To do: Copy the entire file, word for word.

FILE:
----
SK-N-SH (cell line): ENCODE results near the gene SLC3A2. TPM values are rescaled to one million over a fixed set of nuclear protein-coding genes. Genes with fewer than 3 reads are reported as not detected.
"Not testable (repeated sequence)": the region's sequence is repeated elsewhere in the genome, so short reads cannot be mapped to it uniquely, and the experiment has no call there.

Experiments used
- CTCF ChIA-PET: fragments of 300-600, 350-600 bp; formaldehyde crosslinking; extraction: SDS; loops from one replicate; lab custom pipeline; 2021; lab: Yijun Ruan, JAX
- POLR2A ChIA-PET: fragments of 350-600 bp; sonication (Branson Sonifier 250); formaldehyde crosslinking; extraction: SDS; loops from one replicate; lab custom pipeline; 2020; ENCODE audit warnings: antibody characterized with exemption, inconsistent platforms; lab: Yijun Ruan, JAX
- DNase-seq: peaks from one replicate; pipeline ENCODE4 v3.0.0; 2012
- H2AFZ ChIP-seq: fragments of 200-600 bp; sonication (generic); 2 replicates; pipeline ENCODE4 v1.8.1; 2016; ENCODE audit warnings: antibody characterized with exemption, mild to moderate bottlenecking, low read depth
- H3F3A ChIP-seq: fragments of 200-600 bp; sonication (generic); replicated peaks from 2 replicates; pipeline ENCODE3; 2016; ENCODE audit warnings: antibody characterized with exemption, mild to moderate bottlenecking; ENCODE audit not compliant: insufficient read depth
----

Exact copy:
SK-N-SH (cell line): ENCODE results near the gene SLC3A2. TPM values are rescaled to one million over a fixed set of nuclear protein-coding genes. Genes with fewer than 3 reads are reported as not detected.
"Not testable (repeated sequence)": the region's sequence is repeated elsewhere in the genome, so short reads cannot be mapped to it uniquely, and the experiment has no call there.

Experiments used
- CTCF ChIA-PET: fragments of 300-600, 350-600 bp; formaldehyde crosslinking; extraction: SDS; loops from one replicate; lab custom pipeline; 2021; lab: Yijun Ruan, JAX
- POLR2A ChIA-PET: fragments of 350-600 bp; sonication (Branson Sonifier 250); formaldehyde crosslinking; extraction: SDS; loops from one replicate; lab custom pipeline; 2020; ENCODE audit warnings: antibody characterized with exemption, inconsistent platforms; lab: Yijun Ruan, JAX
- DNase-seq: peaks from one replicate; pipeline ENCODE4 v3.0.0; 2012
- H2AFZ ChIP-seq: fragments of 200-600 bp; sonication (generic); 2 replicates; pipeline ENCODE4 v1.8.1; 2016; ENCODE audit warnings: antibody characterized with exemption, mild to moderate bottlenecking, low read depth
- H3F3A ChIP-seq: fragments of 200-600 bp; sonication (generic); replicated peaks from 2 replicates; pipeline ENCODE3; 2016; ENCODE audit warnings: antibody characterized with exemption, mild to moderate bottlenecking; ENCODE audit not compliant: insufficient read depth